The United States government’s Energy Information Administration (EIA) is now forecasting that the country’s energy-related CO2 emissions will decline by 11% in 2020 – which would be the largest decline dating back to 1949.
Earlier this year, the EIA had expected to see a decline in 2020 energy-related emissions, falling in line with the generally lower trend in US CO2 emissions which reaches back to its peak in 2007.
However, and unsurprisingly, the EIA could not have easily predicted the dramatic events which followed in the wake of the global COVID-19 pandemic (putting aside all mention of the Trump Administration’s recalcitrance and intentional ignorance on the issue).
As such, according to the EIA, a large part of the drop in CO2 emissions in its updated forecast stem directly “from estimates of the travel restrictions and general economic slowdown associated with the efforts to mitigate the spread of the 2019 novel coronavirus disease (COVID-19).”
The US energy sector – already generally unprepared for the seismic shift towards a low-carbon economy – began to see demand for petroleum products decline in mid-March, before reaching their lowest levels in decades by mid-April. Specifically, US consumption of petroleum products during the middle of April fell to their lowest levelssince the early 1990s.
A combination of stay-at-home orders – when and if they happened – travel restrictions, and work-from-home arrangements resulted in significantly reduced demand for motor gasoline, distillate fuel oil (primarily consumed as diesel), and jet fuel.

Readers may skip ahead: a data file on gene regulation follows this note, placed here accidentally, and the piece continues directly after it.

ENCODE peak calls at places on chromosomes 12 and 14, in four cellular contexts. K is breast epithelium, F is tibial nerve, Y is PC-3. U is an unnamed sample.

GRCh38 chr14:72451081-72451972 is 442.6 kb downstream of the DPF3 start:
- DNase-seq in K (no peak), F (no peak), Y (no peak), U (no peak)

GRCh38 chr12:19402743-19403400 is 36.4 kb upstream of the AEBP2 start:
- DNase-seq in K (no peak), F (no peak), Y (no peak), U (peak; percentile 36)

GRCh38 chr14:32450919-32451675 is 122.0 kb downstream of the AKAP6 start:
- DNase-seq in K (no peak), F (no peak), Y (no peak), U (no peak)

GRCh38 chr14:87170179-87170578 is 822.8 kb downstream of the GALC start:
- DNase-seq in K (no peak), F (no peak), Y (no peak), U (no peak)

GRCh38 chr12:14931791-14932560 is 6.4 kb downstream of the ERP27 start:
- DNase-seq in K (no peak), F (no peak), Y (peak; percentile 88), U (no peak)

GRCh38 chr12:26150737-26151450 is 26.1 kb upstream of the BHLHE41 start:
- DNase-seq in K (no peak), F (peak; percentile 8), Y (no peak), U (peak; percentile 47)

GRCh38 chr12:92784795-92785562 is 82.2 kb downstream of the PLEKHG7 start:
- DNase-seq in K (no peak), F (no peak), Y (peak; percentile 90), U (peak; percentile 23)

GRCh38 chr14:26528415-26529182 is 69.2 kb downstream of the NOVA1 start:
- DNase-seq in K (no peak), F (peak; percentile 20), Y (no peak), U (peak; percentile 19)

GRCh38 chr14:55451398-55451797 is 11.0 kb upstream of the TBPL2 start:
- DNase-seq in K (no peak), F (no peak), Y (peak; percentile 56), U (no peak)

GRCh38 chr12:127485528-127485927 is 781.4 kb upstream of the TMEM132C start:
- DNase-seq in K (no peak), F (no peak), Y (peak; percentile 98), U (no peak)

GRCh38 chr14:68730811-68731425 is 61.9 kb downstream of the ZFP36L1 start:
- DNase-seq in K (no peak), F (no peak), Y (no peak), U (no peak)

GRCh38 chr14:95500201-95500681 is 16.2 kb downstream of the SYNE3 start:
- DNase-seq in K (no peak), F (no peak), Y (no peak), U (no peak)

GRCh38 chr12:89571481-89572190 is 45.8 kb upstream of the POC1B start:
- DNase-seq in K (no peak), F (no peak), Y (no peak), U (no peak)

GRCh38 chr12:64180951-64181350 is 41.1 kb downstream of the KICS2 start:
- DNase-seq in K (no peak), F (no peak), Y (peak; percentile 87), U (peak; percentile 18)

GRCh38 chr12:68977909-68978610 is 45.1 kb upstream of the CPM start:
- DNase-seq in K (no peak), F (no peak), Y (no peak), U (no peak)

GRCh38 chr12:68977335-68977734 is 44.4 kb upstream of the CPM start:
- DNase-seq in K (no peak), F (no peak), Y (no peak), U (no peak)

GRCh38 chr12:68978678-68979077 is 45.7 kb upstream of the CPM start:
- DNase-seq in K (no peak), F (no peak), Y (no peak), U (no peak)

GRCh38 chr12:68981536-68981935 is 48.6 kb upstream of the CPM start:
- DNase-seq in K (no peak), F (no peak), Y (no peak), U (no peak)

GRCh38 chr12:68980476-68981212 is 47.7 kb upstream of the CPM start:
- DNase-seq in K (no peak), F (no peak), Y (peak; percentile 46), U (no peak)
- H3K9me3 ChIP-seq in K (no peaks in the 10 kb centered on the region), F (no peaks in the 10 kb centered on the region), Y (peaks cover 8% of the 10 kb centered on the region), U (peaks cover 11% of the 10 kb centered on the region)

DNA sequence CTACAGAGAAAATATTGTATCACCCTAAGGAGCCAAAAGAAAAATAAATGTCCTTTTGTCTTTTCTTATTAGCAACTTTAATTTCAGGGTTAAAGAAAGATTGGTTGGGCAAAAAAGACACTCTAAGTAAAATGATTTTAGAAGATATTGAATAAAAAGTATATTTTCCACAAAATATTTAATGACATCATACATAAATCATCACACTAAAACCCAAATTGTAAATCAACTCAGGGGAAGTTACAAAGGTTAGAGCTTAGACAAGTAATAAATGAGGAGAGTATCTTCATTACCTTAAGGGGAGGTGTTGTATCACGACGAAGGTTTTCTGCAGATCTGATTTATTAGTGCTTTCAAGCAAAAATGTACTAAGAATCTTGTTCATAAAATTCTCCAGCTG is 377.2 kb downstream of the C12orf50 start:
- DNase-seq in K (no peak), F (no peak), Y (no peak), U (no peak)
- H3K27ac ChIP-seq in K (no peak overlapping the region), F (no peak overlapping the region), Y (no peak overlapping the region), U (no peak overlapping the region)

Considering that petroleum is the largest single source of energy-related CO2 emissions in the United States, accounting for 46% of the 2019 total, and, according to the EIA’s latest short-term forecast, petroleum product consumption is set to decline by 11% in 2020 and petroleum-related CO2 emissions will decline by 12%, it is unsurprising that a concurrent impact will be felt across all energy-related CO2 emissions.
As can be seen above, natural gas accounts for the second-largest share of energy-related CO2 emissions – though this is well down compared to petroleum products, at only 33% of the 2019 total. As we have seen elsewhere, natural gas is managing to relatively keep its head above water and will likely only suffer a minor decline in demand of around 4%, resulting in a 4% decline in CO2 emissions in 2020.
Despite the fact that the electric power sector is the largest consumer of natural gas in the United States, and power sector electricity generation is set to decline by 5%, relatively low natural gas prices will result in a decline of only around 1% in power sector natural gas consumption.
This has been bolstered by the closing or reduced operation of many nonessential businesses combined with generally warmer weather so far in 2020, leading to a decline in commercial sector natural gas consumption.
The remaining major energy-related CO2 emitter is the coal sector, which has already seen its emissions fall in each of the past six years, ensuring that it only provides 21% of US energy-related CO2 emissions. In 2020, the EIA expects coal CO2 emissions to fall by another 23% down to 832 million metric tons, or less than half of its peak level in 2007.
With the US electric power sector accounting for over 90% of the coal consumed in the country in 2019, and with natural gas and renewable energy continuing to eat away at any need for coal, the EIA “expects coal to continue to lose market share to natural gas and renewables in the power sector in 2020.”
In 2020, US energy-related CO2 emissions are forecast to fall by 11%, well above the 5% decline in gross domestic product (GDP) expected to be seen across the year. Looking out further, the EIA forecasts energy-related CO2 emissions will increase by 5% in 2021.
However, importantly, this is proportionally less than the expected 6% increase in GDP in 2021, which continues to highlight the disconnect between GDP growth and energy sector emissions.
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